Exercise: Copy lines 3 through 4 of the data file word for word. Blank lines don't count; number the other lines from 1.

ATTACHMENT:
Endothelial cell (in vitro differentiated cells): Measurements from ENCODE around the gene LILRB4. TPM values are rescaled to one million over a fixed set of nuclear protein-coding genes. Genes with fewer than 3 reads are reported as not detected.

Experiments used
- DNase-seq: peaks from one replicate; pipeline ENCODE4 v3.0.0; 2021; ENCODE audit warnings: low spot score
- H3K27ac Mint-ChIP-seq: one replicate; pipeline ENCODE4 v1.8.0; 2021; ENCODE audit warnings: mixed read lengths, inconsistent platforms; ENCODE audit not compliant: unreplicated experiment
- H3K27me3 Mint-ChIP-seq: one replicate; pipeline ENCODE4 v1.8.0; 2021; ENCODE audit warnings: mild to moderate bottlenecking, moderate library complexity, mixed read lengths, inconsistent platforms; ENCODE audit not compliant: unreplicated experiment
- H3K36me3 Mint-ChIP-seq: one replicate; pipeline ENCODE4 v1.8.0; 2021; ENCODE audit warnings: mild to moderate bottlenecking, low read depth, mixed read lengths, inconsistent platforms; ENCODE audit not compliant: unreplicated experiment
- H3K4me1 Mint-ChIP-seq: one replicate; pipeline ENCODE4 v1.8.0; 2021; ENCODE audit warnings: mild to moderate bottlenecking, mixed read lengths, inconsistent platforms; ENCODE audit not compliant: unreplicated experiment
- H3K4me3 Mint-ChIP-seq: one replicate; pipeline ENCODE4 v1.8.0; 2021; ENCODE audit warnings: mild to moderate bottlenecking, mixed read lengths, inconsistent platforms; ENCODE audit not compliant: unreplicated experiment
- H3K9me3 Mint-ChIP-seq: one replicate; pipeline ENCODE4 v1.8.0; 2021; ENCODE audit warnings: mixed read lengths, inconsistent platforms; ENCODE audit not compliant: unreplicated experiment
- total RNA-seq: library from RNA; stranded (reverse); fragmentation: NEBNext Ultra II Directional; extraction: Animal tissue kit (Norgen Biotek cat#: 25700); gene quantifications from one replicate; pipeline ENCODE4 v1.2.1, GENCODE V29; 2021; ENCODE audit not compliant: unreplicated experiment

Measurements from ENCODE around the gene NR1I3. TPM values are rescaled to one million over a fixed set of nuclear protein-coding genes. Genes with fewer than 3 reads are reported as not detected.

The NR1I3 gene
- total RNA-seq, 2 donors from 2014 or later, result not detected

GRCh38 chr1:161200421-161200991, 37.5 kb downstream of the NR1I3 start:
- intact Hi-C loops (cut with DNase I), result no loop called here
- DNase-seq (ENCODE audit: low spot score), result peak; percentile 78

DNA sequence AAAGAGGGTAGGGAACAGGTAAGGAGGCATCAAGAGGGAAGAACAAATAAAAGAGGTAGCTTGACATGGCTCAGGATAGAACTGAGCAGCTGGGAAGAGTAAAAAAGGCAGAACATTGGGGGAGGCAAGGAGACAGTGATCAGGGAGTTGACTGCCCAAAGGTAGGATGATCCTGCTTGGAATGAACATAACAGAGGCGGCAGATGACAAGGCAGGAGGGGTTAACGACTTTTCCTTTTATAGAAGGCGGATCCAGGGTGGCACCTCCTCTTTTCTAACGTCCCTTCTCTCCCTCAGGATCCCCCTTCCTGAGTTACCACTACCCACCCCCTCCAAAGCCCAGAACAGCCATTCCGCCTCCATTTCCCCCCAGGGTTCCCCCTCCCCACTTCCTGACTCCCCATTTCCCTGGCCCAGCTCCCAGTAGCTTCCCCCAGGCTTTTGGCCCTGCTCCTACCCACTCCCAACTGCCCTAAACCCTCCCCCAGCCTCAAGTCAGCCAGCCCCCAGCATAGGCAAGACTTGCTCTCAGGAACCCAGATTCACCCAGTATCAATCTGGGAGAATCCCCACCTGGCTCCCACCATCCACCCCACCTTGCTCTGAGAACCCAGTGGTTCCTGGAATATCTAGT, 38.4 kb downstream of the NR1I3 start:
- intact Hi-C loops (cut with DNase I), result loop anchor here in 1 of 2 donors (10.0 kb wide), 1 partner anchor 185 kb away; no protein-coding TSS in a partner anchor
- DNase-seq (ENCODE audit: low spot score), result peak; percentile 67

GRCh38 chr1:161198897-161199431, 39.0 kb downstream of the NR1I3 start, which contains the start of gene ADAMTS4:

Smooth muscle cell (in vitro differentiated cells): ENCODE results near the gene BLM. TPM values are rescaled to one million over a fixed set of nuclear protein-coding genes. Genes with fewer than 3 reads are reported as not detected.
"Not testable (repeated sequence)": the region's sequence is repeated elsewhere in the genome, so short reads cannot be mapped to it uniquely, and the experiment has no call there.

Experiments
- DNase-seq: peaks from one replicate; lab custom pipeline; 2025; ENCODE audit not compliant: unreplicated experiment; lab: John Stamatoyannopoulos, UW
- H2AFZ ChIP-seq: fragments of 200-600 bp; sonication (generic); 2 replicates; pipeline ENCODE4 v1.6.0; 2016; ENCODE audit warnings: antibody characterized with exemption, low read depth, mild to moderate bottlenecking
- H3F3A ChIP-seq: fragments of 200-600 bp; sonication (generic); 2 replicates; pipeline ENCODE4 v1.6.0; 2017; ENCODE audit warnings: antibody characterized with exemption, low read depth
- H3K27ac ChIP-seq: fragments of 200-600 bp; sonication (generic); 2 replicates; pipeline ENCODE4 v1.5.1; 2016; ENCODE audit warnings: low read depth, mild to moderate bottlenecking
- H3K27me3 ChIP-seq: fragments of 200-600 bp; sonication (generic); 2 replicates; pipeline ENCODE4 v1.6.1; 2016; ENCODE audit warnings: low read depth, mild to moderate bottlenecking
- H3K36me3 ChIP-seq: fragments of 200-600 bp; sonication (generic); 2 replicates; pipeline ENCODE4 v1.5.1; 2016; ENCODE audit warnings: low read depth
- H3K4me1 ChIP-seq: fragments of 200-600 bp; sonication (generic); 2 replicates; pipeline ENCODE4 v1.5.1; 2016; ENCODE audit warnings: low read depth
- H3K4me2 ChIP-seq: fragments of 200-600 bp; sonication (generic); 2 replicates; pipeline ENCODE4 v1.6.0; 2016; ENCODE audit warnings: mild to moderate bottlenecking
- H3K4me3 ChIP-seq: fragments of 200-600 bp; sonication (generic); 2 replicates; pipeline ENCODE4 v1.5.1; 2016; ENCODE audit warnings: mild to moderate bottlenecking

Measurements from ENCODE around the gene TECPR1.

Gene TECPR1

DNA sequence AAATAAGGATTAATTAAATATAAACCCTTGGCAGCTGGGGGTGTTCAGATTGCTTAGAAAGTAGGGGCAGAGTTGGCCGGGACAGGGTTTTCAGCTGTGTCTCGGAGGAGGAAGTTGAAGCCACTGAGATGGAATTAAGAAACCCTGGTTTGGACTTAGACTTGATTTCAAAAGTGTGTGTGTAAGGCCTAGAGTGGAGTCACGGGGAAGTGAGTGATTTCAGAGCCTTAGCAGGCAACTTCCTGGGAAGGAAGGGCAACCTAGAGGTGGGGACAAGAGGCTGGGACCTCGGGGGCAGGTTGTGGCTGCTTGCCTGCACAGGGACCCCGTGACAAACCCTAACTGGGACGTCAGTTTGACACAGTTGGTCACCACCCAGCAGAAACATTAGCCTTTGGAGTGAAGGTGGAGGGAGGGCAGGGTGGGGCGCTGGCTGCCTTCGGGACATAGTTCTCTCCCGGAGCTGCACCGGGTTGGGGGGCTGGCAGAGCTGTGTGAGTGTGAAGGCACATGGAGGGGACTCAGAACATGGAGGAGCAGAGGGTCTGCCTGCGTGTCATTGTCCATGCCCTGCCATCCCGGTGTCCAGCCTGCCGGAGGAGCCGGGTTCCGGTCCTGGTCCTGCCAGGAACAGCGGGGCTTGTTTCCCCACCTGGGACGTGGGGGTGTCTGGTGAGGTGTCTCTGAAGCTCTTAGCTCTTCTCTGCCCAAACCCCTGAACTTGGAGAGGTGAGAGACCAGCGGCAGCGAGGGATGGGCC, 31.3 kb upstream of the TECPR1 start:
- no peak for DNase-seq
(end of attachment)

- DNase-seq: peaks from one replicate; pipeline ENCODE4 v3.0.0; 2021; ENCODE audit warnings: low spot score
- H3K27ac Mint-ChIP-seq: one replicate; pipeline ENCODE4 v1.8.0; 2021; ENCODE audit warnings: mixed read lengths, inconsistent platforms; ENCODE audit not compliant: unreplicated experiment